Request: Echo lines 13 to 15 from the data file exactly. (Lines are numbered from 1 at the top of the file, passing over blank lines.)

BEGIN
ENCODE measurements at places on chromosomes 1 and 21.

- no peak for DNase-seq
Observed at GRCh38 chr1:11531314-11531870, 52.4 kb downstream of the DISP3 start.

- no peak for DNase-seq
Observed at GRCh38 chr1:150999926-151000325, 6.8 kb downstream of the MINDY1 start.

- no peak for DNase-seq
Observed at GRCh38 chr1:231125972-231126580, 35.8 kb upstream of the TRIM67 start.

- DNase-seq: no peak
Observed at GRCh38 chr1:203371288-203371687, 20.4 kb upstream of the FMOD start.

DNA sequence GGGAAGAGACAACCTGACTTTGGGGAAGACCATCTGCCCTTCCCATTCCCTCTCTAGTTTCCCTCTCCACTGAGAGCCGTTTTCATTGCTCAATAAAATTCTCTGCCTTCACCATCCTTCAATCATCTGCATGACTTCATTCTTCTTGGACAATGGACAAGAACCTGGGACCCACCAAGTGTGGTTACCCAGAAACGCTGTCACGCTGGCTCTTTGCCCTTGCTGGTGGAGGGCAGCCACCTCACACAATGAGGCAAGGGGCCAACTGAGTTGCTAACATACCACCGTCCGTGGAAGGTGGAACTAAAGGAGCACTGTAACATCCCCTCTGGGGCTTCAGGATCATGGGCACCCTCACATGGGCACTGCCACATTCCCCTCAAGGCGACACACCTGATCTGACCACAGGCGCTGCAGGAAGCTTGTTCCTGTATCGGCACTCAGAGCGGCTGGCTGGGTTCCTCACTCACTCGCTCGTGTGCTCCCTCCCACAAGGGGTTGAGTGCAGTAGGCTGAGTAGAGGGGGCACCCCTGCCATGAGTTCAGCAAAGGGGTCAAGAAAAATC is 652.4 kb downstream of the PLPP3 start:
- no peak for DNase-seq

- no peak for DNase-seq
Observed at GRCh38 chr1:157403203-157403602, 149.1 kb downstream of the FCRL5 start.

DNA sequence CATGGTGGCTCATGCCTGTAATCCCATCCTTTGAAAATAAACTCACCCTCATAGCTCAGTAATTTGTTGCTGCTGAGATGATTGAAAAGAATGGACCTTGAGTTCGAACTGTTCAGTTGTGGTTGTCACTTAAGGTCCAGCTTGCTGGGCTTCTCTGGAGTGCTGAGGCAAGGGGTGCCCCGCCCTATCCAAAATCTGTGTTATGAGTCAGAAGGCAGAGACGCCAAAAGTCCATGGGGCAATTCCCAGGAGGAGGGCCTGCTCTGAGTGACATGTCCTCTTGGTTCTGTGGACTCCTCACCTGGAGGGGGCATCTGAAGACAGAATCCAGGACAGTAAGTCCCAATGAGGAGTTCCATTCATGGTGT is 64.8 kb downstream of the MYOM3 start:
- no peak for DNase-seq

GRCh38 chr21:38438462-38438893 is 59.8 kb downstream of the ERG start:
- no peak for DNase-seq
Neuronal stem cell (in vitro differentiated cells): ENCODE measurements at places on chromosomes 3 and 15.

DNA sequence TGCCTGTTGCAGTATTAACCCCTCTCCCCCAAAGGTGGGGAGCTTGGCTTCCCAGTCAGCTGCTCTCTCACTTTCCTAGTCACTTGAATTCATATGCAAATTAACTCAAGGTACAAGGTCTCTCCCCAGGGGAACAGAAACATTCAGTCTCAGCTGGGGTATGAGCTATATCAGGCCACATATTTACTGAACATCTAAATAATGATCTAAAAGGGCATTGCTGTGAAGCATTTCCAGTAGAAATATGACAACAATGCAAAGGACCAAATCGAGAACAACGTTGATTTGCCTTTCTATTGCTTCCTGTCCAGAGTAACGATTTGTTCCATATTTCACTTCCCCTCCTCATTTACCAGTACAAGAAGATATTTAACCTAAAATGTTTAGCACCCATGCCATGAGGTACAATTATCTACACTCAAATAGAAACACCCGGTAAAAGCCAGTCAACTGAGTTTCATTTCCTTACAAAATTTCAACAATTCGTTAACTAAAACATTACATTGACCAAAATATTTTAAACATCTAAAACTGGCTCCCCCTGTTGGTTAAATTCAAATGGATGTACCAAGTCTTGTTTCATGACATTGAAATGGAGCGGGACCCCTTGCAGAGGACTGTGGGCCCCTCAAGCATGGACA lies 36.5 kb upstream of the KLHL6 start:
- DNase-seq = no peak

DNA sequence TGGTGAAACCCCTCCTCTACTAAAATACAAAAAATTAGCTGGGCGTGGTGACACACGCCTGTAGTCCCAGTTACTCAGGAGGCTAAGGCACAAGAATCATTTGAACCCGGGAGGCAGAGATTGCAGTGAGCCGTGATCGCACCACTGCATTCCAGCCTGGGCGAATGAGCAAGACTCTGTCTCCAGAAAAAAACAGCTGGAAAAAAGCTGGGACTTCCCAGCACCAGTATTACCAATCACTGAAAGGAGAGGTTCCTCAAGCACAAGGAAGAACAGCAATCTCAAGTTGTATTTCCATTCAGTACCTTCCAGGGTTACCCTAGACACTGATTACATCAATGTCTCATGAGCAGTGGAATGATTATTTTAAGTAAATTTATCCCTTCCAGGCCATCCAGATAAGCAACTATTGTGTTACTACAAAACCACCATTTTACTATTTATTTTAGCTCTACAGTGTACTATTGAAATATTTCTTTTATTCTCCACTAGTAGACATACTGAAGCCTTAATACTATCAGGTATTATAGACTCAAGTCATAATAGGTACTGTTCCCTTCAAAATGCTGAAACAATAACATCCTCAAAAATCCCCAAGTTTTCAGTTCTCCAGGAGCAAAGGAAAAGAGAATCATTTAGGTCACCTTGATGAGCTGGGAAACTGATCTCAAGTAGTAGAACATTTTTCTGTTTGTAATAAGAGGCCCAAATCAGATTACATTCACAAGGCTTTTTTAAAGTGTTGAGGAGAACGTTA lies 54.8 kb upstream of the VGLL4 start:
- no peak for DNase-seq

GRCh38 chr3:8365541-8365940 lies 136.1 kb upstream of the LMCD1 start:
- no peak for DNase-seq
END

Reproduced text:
Observed at GRCh38 chr1:157403203-157403602, 149.1 kb downstream of the FCRL5 start.

DNA sequence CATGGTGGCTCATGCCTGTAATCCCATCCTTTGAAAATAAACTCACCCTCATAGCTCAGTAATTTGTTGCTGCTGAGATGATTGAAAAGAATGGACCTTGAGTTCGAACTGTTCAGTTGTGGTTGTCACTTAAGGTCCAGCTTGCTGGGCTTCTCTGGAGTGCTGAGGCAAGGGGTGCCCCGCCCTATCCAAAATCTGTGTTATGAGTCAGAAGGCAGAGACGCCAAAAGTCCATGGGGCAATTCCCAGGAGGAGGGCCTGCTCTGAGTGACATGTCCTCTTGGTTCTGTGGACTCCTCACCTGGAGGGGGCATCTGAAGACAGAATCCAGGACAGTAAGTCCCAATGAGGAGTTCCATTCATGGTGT is 64.8 kb downstream of the MYOM3 start:
- no peak for DNase-seq